Uniform bleeding (the paprika sign) is the endpoint of a thorough debridement; the secret to a successful limb salvage program is to preserve healthy bone and limit surgical risk in the process.2,6 Fortunately, this endpoint is reliably determined visually and is not dependent on frozen section analysis. In their closing comments, Simpson et al5 realized they could accomplish more by resecting less.
Figure 3D is too small and ambiguous to have been instructional. It is also incorrectly staged: the presence of bright signaling (T2) on both the superficial, medial cortex and the endosteal surface of the posterior cortex suggests a full-thickness, cortical ischemia, thereby upstaging this lesion to either a type III or IV osteomyelitis.
I have some questions for the authors:
What are the indications/contraindications for using the Denver algorithm for the management of osteomyelitis?
Why have the authors chosen the Masquelet technique over bone transport, compression/distraction, or free-fibular grafts?4,7–10
What is their experience, and how does it compare with other methods used in the past?
How does the algorithm accommodate composite-tissue defects and limb-length discrepancies?
Are there contraindications for prolonged external fixation strategies?
Does this mean the authors recommend a wide tumor margin for all types of osteomyelitis? If so, how do they propose we use and apply the debridement guidelines suggested in their Surgical Intervention section?
How do you get a frozen section biopsy in cortical bone?
Because the Masquelet technique works through a polymethylmethacrylate-induced membrane, why doesn’t their algorithm specify the method of local antibiotic delivery?
A true, wide surgical margin is rarely indicated in the treatment of adult osteomyelitis, save for when treating stage IVB associated with an implant (ie, a periprosthetic infection). For all other clinical stages of disease, an intralesional, marginal excision is associated with an approximately 96% success rate, regardless of the method used to reconstruct the debridement defect.4,7–10
George Cierny III, MD (Deceased)
San Diego, California
- Sanders J, Mauffrey C. Long bone osteomyelitis in adults: fundamental concepts and current techniques. Orthopedics. 2013; 36(5):368–375. doi:10.3928/01477447-20130426-07 [CrossRef]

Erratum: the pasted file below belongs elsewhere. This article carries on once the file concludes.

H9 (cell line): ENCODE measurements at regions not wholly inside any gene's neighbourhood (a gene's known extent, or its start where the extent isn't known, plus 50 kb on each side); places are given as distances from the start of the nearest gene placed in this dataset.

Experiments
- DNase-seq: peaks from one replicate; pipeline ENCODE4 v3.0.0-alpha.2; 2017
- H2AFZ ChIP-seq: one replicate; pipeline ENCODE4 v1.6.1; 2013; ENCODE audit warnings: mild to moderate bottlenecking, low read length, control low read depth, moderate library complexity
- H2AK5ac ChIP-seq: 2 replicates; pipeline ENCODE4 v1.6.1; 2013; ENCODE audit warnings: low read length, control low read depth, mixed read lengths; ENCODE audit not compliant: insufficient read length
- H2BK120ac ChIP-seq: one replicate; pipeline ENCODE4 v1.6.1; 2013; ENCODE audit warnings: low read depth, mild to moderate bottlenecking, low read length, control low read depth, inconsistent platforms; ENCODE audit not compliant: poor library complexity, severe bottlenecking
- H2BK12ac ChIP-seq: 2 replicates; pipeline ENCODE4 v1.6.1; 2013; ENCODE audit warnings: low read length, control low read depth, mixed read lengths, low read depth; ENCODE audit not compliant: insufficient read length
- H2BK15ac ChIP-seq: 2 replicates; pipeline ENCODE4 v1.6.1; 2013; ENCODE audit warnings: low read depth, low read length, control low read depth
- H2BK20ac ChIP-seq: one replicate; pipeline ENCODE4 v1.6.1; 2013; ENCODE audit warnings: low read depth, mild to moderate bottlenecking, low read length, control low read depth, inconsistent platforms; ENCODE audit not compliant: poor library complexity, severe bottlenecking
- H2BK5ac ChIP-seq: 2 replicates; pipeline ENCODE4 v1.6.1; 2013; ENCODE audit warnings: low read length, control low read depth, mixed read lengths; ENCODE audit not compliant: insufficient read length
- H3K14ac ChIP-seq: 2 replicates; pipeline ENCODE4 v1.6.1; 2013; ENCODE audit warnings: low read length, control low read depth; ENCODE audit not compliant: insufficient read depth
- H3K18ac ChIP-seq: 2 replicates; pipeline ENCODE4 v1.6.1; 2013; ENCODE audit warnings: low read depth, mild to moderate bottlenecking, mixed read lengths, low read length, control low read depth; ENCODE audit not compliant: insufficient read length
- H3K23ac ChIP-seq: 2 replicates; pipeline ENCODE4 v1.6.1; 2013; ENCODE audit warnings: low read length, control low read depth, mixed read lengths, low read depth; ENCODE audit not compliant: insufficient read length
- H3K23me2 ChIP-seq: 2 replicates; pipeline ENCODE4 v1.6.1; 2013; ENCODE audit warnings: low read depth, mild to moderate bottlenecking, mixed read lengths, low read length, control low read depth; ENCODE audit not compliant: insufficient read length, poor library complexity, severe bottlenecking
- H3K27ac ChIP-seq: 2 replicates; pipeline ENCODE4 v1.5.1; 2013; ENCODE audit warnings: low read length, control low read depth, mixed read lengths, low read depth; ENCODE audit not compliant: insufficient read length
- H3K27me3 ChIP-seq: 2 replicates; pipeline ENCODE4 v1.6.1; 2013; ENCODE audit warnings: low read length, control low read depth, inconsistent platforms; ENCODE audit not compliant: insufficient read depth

- Cierny G III, DiPasquale D. Adult osteomyelitis. In: Cierny G, McLaren AC, Wongworawat MD, eds. AAOS Orthopaedic Knowledge Update: Musculoskeletal Infection. Rosemont, IL: AAOS; 2009:135–153.
- Cierny G III, Mader JT, Penninck JJ. A clinical staging system for adult osteomyelitis. Clin Orthop Relat Res. 2003; (414):7–24. doi:10.1097/01.blo.0000088564.81746.62 [CrossRef]
- Cierny G III. Surgical treatment of osteomyelitis. Plast Reconstr Surg. 2011; 127(Suppl 1):190S–204S. doi:10.1097/PRS.0b013e3182025070 [CrossRef]
- Simpson AH, Deakin M, Latham JM. Chronic osteomyelitis: the effect of the extent of surgical resection on infection-free survival. J Bone Joint Surg Br. 2001; 83(3):403–407. doi:10.1302/0301-620X.83B3.10727 [CrossRef]
- Tetsworth K, Cierny G III. Osteomyelitis debridement techniques. Clin Orthop Relat Res. 1999; (360):87–96. doi:10.1097/00003086-199903000-00011 [CrossRef]
- McNally MA, Small JO, Tofighi HG, Mollan RA. Two-stage management of chronic osteomyelitis of the long bones: the Belfast technique. J Bone Joint Surg Br. 1993; 75(3):375–380.
- Cierny G III, Zorn K. Segmental tibial defects: comparing conventional and Ilizarov methodologies. Clin Orthop Relat Res. 1994; (301):118–123.
- Beals RK, Richard RE. The treatment of chronic open osteomyelitis of the tibia in adults. Clin Orthop Relat Res. 2005; (433):212–217. doi:10.1097/01.blo.0000150462.41498.fe [CrossRef]
- Cierny G III, DiPasquale D. Lengthening techniques following bone loss due to infection. In: Hamdy R, McCarthy J, eds. Management of Limb-length Discrepancy. Rosemont, IL: AAOS; 2010:159–172.
We would have liked to have been able to thank Dr Cierny for his letter to the editor and comments. Dr Cierny dedicated a life-long career to teaching and improving the diagnosis and management of osteomyelitis, setting standards that are still used across the globe. During his final days, he took the time and made the effort to write his letter to the editor. It contains crucial messages that he has successfully taught to hundreds of disciples. It is with humility, sadness, and prayers for his family and friends that we attempt to respond to his comments and questions.